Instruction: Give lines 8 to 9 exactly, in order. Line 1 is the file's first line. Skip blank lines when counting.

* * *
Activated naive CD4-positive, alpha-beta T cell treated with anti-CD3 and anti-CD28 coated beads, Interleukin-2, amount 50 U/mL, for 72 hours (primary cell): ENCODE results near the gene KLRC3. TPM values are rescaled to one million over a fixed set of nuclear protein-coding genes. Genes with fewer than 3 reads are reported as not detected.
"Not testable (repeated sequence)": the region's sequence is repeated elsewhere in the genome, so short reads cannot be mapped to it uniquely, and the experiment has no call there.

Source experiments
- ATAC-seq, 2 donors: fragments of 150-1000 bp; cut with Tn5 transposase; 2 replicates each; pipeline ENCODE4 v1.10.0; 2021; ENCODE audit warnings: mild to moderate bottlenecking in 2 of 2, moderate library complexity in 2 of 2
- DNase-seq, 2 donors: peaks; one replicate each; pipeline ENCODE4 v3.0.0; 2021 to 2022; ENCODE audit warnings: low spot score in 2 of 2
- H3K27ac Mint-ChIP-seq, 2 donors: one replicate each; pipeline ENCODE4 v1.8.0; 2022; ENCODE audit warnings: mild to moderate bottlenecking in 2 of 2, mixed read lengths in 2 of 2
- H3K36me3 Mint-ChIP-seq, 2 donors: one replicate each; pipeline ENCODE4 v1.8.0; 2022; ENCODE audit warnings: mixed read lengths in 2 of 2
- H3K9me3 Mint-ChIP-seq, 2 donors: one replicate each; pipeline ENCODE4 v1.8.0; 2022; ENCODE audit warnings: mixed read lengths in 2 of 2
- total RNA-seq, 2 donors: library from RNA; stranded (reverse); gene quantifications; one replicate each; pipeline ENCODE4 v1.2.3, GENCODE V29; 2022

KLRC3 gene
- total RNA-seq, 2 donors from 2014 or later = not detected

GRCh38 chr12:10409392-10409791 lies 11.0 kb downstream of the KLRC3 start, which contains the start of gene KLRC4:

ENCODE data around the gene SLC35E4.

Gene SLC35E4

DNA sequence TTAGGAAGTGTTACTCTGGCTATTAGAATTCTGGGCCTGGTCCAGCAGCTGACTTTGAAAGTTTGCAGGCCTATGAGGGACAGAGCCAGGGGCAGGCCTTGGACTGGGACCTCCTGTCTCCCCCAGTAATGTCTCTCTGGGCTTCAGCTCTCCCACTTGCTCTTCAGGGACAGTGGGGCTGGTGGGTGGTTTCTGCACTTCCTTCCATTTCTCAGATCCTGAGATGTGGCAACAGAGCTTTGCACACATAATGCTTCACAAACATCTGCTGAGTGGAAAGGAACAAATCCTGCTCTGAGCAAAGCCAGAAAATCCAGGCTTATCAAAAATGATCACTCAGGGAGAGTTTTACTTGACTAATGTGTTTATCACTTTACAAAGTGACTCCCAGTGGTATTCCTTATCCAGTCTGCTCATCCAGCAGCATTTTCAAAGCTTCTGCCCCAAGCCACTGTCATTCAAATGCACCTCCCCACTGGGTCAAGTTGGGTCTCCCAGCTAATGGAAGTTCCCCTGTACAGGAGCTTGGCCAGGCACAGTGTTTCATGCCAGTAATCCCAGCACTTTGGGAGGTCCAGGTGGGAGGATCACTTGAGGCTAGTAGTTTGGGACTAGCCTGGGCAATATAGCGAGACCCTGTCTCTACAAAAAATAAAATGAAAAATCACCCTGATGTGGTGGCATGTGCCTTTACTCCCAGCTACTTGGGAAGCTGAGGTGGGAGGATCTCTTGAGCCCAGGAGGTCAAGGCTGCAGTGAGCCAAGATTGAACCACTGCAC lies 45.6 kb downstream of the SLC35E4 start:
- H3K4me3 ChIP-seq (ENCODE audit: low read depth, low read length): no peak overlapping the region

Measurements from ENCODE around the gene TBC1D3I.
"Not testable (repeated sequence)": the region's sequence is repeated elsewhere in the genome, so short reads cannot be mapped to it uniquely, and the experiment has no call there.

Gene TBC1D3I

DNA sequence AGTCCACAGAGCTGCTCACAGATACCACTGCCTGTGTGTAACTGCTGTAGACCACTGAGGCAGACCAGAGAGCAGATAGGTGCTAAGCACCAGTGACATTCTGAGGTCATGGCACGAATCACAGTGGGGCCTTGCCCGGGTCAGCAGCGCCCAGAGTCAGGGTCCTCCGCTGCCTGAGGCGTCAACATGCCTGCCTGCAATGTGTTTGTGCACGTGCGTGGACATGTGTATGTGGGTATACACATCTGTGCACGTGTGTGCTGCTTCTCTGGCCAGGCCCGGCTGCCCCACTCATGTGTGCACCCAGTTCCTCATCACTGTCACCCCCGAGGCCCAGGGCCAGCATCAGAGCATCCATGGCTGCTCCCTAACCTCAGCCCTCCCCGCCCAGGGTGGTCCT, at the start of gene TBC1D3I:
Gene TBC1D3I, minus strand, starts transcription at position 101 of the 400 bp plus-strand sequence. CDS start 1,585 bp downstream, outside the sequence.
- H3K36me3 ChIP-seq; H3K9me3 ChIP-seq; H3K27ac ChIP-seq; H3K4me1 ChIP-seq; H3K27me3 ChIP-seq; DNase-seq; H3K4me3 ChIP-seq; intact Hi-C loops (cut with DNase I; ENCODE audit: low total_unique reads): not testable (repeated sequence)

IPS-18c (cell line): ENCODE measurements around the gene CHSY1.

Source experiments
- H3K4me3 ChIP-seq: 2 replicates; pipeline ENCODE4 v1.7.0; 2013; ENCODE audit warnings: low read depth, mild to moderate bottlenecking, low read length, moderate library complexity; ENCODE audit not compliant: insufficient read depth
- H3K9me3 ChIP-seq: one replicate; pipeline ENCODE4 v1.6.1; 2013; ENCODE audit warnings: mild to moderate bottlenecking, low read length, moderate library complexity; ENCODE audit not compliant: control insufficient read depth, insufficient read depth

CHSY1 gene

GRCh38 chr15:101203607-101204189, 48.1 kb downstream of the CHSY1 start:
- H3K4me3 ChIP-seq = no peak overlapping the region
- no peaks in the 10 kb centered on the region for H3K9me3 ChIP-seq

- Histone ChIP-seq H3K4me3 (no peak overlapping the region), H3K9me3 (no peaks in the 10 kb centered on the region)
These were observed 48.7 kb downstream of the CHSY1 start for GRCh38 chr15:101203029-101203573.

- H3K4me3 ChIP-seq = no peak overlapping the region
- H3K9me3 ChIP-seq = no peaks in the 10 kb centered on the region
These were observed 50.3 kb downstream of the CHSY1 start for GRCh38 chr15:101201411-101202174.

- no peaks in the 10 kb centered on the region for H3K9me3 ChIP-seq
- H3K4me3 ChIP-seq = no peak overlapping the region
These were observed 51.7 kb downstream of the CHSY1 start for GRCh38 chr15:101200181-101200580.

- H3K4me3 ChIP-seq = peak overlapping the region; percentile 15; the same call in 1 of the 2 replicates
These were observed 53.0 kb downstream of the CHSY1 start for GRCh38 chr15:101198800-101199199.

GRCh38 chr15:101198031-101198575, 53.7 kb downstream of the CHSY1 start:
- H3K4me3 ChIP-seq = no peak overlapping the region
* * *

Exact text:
- H3K9me3 Mint-ChIP-seq, 2 donors: one replicate each; pipeline ENCODE4 v1.8.0; 2022; ENCODE audit warnings: mixed read lengths in 2 of 2
- total RNA-seq, 2 donors: library from RNA; stranded (reverse); gene quantifications; one replicate each; pipeline ENCODE4 v1.2.3, GENCODE V29; 2022